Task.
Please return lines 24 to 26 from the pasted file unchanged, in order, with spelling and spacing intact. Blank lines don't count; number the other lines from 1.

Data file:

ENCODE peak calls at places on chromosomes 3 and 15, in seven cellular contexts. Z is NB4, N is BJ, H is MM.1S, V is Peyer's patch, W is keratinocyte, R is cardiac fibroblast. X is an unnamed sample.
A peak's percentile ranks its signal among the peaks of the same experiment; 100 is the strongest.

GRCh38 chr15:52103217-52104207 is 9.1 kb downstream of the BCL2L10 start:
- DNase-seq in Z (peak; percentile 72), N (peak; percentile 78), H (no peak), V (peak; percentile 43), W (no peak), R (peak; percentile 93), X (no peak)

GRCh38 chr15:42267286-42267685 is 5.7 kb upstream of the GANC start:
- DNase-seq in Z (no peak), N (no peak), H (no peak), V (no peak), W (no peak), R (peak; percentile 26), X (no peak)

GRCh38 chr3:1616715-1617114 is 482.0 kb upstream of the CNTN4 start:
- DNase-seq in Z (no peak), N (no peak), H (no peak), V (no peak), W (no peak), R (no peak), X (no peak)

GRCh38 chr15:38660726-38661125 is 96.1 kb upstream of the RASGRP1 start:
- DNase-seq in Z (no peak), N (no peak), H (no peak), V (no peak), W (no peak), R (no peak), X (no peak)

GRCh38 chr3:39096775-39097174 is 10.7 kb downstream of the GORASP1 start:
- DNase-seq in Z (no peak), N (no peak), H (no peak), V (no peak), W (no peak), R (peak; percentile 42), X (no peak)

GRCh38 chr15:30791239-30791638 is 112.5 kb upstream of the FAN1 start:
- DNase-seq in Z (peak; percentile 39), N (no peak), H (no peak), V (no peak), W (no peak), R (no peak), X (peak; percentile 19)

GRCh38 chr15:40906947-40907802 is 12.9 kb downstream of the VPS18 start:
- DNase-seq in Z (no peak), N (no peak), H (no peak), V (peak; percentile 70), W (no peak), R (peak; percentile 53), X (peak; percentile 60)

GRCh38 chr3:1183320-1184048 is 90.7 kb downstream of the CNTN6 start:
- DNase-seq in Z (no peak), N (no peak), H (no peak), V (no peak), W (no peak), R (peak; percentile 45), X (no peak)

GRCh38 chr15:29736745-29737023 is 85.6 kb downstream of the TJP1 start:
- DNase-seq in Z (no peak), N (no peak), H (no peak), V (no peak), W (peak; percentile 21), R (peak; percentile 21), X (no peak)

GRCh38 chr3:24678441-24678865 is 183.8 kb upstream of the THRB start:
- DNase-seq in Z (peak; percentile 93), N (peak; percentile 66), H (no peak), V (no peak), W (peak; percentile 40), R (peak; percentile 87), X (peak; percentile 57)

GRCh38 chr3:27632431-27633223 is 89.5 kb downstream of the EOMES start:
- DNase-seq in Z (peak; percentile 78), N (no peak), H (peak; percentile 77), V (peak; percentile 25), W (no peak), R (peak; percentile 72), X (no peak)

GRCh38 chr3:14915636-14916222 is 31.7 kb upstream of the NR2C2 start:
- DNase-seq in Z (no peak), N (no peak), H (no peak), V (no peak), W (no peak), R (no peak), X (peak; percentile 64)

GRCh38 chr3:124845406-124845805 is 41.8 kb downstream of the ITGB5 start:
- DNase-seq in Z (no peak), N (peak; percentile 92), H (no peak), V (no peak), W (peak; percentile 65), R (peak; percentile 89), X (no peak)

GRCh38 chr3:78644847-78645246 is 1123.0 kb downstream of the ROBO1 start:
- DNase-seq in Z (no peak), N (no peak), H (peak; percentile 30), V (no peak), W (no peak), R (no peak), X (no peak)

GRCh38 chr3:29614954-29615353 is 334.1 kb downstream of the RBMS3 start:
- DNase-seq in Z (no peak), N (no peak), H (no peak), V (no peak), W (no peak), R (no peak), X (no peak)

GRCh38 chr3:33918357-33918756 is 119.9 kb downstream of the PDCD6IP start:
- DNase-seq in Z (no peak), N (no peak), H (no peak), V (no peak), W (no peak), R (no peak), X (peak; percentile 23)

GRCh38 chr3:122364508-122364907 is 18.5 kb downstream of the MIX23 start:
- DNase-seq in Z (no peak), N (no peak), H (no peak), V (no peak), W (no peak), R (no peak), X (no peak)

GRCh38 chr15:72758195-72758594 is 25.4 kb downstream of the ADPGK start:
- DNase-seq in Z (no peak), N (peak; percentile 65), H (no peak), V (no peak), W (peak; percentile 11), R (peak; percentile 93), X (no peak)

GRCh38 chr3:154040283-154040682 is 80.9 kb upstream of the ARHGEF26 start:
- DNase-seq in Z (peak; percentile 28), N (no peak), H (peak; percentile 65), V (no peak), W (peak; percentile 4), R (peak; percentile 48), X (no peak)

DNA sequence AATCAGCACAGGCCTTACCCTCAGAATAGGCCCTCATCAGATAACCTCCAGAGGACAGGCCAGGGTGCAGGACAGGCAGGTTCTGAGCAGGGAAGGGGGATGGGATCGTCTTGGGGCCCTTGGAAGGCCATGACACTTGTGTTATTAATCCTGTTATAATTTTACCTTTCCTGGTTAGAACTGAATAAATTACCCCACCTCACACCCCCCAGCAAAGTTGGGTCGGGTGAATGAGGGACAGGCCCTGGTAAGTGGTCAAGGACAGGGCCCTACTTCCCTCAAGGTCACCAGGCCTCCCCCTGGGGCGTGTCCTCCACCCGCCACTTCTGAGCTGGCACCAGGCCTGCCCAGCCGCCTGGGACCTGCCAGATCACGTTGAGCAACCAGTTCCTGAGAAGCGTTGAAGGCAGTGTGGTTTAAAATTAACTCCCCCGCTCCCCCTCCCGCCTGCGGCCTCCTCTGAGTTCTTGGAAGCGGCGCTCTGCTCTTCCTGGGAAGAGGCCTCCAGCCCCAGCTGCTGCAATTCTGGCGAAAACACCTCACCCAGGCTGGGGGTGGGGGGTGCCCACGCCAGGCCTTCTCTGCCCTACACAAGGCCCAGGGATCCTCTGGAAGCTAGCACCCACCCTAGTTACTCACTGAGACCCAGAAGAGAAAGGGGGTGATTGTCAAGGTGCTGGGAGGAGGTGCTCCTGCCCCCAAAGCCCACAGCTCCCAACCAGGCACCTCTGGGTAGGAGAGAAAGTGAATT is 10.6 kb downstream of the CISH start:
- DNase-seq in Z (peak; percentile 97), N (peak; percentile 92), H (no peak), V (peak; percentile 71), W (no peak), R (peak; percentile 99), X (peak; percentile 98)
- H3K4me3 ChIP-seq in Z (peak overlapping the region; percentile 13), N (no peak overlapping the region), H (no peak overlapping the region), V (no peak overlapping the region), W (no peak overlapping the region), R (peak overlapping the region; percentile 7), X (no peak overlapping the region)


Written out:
- DNase-seq in Z (peak; percentile 78), N (no peak), H (peak; percentile 77), V (peak; percentile 25), W (no peak), R (peak; percentile 72), X (no peak)

GRCh38 chr3:14915636-14916222 is 31.7 kb upstream of the NR2C2 start:
- DNase-seq in Z (no peak), N (no peak), H (no peak), V (no peak), W (no peak), R (no peak), X (peak; percentile 64)